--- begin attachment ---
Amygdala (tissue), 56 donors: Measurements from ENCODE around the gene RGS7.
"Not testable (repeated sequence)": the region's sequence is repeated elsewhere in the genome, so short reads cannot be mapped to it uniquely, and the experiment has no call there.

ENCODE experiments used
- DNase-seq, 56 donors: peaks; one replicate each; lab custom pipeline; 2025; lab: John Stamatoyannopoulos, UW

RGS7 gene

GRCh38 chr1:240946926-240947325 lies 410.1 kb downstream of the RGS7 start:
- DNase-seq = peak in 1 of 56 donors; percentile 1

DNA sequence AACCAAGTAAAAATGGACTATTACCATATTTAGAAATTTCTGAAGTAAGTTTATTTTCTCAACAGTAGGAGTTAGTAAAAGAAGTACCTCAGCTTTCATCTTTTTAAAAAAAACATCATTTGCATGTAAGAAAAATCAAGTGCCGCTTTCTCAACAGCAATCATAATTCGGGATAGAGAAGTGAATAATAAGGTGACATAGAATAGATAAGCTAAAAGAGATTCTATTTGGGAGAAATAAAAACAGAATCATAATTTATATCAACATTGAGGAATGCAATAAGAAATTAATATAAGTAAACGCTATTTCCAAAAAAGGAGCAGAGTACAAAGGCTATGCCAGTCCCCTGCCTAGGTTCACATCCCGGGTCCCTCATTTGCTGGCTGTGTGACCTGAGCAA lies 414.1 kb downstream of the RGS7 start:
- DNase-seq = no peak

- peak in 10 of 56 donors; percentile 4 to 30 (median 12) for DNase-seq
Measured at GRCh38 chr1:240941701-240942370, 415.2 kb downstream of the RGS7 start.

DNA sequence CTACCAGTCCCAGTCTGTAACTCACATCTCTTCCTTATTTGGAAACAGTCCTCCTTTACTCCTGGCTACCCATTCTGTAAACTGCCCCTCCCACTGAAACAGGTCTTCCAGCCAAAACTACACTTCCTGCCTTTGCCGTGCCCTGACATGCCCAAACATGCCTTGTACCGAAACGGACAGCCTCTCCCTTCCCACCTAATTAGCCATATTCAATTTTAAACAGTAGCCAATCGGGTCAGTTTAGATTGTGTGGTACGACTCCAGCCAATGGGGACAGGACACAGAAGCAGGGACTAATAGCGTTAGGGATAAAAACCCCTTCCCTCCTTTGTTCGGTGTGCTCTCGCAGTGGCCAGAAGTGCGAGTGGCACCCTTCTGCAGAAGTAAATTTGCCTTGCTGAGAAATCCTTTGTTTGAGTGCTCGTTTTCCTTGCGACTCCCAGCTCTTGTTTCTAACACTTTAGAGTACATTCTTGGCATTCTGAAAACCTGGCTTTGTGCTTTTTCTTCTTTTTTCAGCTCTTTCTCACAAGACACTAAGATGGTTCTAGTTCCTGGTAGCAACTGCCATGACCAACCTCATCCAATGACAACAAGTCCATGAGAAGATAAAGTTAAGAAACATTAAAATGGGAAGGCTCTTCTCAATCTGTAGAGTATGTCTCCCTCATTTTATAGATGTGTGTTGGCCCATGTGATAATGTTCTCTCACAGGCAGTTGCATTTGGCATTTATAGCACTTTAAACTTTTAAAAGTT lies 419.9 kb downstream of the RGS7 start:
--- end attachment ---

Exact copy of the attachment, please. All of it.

Amygdala (tissue), 56 donors: Measurements from ENCODE around the gene RGS7.
"Not testable (repeated sequence)": the region's sequence is repeated elsewhere in the genome, so short reads cannot be mapped to it uniquely, and the experiment has no call there.

ENCODE experiments used
- DNase-seq, 56 donors: peaks; one replicate each; lab custom pipeline; 2025; lab: John Stamatoyannopoulos, UW

RGS7 gene

GRCh38 chr1:240946926-240947325 lies 410.1 kb downstream of the RGS7 start:
- DNase-seq = peak in 1 of 56 donors; percentile 1

DNA sequence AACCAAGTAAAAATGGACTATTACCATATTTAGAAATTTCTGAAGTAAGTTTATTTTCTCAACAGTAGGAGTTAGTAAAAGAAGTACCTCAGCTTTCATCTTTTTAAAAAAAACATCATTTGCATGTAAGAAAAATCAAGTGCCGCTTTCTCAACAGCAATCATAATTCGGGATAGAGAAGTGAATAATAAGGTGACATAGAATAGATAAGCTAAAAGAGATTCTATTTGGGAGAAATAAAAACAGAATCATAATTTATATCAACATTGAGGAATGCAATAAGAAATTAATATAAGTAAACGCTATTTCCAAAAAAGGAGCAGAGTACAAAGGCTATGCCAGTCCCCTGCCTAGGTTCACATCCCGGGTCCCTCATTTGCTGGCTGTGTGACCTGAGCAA lies 414.1 kb downstream of the RGS7 start:
- DNase-seq = no peak

- peak in 10 of 56 donors; percentile 4 to 30 (median 12) for DNase-seq
Measured at GRCh38 chr1:240941701-240942370, 415.2 kb downstream of the RGS7 start.

DNA sequence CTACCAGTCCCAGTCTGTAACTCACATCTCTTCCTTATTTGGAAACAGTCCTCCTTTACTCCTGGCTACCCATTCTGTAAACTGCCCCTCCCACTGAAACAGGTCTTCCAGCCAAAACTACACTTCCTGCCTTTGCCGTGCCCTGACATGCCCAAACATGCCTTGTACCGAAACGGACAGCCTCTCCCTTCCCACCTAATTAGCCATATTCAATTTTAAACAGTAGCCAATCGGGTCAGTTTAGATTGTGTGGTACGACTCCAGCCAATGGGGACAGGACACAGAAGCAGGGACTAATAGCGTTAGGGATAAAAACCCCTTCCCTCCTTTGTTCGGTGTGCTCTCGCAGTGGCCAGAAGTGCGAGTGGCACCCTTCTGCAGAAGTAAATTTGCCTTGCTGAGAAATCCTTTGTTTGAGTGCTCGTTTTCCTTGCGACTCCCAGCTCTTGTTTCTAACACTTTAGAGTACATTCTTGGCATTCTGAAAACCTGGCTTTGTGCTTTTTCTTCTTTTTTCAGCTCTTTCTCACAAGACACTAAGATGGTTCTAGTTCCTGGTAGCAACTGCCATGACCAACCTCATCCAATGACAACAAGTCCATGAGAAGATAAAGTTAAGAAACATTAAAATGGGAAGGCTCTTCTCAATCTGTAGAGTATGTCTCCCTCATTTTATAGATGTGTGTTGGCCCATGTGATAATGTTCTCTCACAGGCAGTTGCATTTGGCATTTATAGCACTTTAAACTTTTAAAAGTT lies 419.9 kb downstream of the RGS7 start: